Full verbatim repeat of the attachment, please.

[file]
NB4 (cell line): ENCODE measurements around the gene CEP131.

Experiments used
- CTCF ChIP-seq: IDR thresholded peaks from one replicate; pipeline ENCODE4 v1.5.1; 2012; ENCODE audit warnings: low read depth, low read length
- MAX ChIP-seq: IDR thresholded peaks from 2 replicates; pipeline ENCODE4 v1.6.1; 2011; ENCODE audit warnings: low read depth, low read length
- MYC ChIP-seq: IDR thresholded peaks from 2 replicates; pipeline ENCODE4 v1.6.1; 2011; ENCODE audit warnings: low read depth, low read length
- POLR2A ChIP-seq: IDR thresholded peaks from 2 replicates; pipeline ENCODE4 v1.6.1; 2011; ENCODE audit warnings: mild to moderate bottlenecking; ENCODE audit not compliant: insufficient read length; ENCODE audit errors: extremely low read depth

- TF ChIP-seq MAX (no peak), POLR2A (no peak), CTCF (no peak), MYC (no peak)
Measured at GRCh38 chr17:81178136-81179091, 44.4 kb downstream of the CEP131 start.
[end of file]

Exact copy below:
NB4 (cell line): ENCODE measurements around the gene CEP131.

Experiments used
- CTCF ChIP-seq: IDR thresholded peaks from one replicate; pipeline ENCODE4 v1.5.1; 2012; ENCODE audit warnings: low read depth, low read length
- MAX ChIP-seq: IDR thresholded peaks from 2 replicates; pipeline ENCODE4 v1.6.1; 2011; ENCODE audit warnings: low read depth, low read length
- MYC ChIP-seq: IDR thresholded peaks from 2 replicates; pipeline ENCODE4 v1.6.1; 2011; ENCODE audit warnings: low read depth, low read length
- POLR2A ChIP-seq: IDR thresholded peaks from 2 replicates; pipeline ENCODE4 v1.6.1; 2011; ENCODE audit warnings: mild to moderate bottlenecking; ENCODE audit not compliant: insufficient read length; ENCODE audit errors: extremely low read depth

- TF ChIP-seq MAX (no peak), POLR2A (no peak), CTCF (no peak), MYC (no peak)
Measured at GRCh38 chr17:81178136-81179091, 44.4 kb downstream of the CEP131 start.